That cartoon came to mind as I looked over Town Council candidate Lee Storrow’s 35-day finance report that showed his mother making a $381 in-kind contribution (the legal limit is $280) to host a fundraiser in Storrow’s hometown of Asheville. His parents’ friends donated generously, and I’m guessing they are of the ilk who expect more than coffee and cookies if they are to dig deep to help out. But that doesn’t justify ignoring Chapel Hill’s rules.
Storrow seems like an ambitious kid who aims for a career in politics, and as he has no children, Town Council is a more likely first step than the school board to begin his political career. With the help of the Asheville contingent, he has more money in his coffers than candidates who relied on local support.
Still, we would like to see candidates who value ethics and show leadership. While waiting at the traffic light on MLK and Hillsborough, I noticed that all the campaign signs on the west side of the street had disappeared, except for Storrow’s. If he can’t even get his supporters to shape up, how effective will he be on council?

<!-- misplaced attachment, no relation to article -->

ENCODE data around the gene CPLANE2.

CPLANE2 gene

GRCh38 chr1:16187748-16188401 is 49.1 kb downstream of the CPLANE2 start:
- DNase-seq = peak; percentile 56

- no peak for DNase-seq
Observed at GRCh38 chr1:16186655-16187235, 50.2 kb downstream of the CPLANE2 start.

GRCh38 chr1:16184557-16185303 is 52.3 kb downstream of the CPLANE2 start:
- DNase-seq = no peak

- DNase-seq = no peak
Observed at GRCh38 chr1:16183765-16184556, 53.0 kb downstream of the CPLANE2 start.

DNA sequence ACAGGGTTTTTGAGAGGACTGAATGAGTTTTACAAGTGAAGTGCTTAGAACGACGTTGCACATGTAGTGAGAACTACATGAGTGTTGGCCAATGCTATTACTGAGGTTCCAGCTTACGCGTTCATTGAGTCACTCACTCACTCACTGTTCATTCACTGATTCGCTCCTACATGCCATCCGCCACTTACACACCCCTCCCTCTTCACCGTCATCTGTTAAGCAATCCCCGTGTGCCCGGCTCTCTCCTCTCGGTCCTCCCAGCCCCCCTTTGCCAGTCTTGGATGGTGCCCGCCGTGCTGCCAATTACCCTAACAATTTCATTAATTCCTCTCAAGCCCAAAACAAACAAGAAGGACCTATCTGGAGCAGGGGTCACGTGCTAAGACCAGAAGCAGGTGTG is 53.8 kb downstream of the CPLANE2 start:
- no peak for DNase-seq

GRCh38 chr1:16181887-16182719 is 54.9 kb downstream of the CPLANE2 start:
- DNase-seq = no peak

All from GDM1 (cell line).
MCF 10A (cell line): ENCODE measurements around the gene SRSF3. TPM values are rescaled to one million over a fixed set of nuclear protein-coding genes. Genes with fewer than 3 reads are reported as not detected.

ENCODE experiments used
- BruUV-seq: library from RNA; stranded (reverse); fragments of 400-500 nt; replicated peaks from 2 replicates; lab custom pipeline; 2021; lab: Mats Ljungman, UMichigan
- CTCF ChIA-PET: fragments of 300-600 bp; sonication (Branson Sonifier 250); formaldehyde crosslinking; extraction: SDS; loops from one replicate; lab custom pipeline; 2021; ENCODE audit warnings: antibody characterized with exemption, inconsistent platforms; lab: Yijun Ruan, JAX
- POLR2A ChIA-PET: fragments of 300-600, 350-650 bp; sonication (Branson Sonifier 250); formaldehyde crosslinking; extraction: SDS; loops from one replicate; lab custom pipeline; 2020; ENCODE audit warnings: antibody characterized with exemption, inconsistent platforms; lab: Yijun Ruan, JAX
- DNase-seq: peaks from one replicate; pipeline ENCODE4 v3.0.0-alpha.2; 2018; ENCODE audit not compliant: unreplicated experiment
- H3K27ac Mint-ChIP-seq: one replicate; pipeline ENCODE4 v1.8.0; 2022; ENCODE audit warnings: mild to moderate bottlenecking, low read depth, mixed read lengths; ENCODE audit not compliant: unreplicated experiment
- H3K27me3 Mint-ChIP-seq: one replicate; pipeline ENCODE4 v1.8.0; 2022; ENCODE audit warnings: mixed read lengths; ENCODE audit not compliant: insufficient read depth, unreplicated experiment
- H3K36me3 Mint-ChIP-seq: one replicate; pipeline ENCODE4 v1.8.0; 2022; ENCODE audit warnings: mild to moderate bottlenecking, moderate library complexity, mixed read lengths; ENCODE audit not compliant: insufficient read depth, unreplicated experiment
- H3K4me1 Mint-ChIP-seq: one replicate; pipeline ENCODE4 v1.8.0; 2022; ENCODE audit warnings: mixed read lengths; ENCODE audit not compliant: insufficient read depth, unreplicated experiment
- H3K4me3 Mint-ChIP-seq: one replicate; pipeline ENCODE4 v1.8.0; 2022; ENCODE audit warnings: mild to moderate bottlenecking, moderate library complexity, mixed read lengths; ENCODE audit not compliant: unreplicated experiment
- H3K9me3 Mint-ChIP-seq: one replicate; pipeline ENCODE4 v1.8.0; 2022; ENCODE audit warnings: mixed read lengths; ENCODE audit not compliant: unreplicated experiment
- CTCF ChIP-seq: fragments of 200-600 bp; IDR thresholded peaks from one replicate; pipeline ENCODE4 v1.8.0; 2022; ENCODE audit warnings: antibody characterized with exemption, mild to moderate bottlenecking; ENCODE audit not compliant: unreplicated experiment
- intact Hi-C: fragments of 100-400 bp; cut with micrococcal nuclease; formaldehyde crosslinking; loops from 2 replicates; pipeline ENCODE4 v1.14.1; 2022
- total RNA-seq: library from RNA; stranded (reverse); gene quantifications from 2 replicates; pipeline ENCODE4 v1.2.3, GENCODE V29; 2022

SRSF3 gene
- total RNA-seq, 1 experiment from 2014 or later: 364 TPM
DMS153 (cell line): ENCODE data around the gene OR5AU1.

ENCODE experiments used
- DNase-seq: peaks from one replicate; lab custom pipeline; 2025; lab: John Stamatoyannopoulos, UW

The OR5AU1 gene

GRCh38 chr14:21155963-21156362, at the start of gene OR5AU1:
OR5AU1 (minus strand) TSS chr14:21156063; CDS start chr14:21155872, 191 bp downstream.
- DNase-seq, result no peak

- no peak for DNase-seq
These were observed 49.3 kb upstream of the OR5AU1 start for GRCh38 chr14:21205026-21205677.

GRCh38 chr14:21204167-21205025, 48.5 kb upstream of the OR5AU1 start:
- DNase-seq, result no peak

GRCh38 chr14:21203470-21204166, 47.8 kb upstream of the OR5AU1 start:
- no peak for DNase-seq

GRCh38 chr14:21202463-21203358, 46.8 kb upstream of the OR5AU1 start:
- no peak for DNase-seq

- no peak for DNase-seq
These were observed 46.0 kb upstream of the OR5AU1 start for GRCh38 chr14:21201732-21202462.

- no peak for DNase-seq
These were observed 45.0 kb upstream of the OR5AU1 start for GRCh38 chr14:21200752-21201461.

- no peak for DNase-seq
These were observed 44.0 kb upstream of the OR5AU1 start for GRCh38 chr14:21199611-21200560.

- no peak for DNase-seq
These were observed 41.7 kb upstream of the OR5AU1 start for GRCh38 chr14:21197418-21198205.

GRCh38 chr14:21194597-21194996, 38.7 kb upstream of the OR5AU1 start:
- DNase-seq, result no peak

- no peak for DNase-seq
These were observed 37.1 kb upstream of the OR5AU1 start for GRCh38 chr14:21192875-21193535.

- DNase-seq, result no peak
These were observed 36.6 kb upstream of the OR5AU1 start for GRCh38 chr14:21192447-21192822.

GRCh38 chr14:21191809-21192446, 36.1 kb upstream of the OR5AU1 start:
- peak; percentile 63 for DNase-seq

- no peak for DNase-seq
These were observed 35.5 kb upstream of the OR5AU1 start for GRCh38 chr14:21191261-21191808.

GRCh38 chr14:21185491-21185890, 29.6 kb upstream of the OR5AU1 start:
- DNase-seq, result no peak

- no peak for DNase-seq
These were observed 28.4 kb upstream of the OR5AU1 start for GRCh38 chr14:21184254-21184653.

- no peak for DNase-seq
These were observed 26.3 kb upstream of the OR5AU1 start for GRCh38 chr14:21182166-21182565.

We’re still troubled by Penny Rich pushing through an ordinance change so that she could land a catering gig of thousands dollars, lying to the press by claiming it was a fundraiser, then donating $25 to the Public School Foundation only after Chapel Hill Watch called her out on it. Then Kleinschmidt and Jim Ward emailed us that they didn’t see anything unethical about Rich’s actions. (At a recent council meeting, Rich asked whether the Occupy Chapel Hill contingent would be exempt from town’s Halloween rules. We couldn’t help but wonder whether she had booked a catering gig in front of the courthouse that night.)
Though I often disagreed with the way Sally Greene voted, I never doubted her integrity. I would hate to think she might be replaced by someone whose moral compass is the majority sway of his Twitter followers.
While we approve of Storrow’s mother evidently being honest in what she spent, we wish Storrow had taken the time to read the rules of campaign fundraising and spending and let his mom know what limits she had to operate under. In the meantime, we’re wrestling with our own ethical dilemma – Storrow’s disbursements list the name of a website developer who put up his website for an astonishingly affordable price. Would it be ethical to contact her to see what she would charge to freshen the design of Chapel Hill Watch?
– Nancy Oates